This Sunday, the New England Patriots and the Los Angeles Rams face off in Atlanta for Super Bowl LIII. Friends and families across the country will huddle around their big screen TVs cheering great plays and debating questionable calls over chicken wings and chili – but will anyone be talking about the role women play in the NFL?

Once relegated to the sidelines, women have been fighting to level the playing field and break down the NFL’s glass ceiling, tackling careers as:

Referees. In June 2017, Terri Valenti became the first female instant replay official for the NFL, and in January 2019, Sarah Thomas became the first woman to officiate an NFL playoff game as the down judge in this year’s AFC divisional playoffs.

Owners. Several NFL clubs have women who are either primary or part owners of teams, including Martha Firestone Ford, who is the principal owner of the Detroit Lions, Virginia Halas McCaskey, is the principal owner of the Chicago Bears and Dee Haslam, who co-owns the Cleveland Browns with her husband, Jimmy.

Coaches. Kathryn Smith paved the way for women coaches in 2016 when she became the first full-time female NFL coach for the Buffalo Bills. Today, women coaches include Katie Sowers, Offensive Assistant for the San Francisco 49ers and Kelsey Martinez, the strength and conditioning coach for the Oakland Raiders.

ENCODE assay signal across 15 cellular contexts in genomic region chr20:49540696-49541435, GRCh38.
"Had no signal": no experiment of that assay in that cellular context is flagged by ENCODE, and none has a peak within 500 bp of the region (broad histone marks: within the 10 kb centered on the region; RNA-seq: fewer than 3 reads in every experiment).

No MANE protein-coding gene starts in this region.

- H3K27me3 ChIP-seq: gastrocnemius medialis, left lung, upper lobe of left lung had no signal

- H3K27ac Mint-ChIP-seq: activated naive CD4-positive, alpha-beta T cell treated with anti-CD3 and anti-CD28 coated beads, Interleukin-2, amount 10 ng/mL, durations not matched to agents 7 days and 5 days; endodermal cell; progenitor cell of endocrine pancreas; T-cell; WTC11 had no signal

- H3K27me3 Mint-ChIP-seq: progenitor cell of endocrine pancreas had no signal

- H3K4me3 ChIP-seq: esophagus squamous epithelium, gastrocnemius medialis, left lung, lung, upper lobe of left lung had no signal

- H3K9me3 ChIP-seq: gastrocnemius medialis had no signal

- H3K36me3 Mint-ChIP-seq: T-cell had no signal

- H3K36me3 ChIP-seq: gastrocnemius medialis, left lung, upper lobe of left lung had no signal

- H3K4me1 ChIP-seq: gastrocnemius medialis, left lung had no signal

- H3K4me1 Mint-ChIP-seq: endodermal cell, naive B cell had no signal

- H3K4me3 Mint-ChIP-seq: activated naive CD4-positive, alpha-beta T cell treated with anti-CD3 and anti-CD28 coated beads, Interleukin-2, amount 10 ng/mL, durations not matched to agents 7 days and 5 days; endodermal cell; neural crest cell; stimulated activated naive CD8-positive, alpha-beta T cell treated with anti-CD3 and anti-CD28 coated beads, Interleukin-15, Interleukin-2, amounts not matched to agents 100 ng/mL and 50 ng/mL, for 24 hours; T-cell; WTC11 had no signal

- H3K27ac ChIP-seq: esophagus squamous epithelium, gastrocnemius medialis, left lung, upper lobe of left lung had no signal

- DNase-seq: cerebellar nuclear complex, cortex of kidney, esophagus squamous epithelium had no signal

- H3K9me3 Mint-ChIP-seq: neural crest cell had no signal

In addition, advertisers, who spend more than $5 million per 30-second Super Bowl spot, are beginning to appreciate football’s female fans, recognizing that women represent half of the NFL’s fan base and control the majority of an estimated $40 trillion in household spending across the world.* In 2017, P&G targeted women with their “You gotta love a man who cleans” ad, featuring a sexy Mr. Clean. This year, P&G will run a 30-second Oil of Olay spot in the first quarter, which they say is intended to empower women. And Bumble, the dating app, will run a fully female-produced ad featuring Serena Williams, empowering women to make the first move in dating and in business.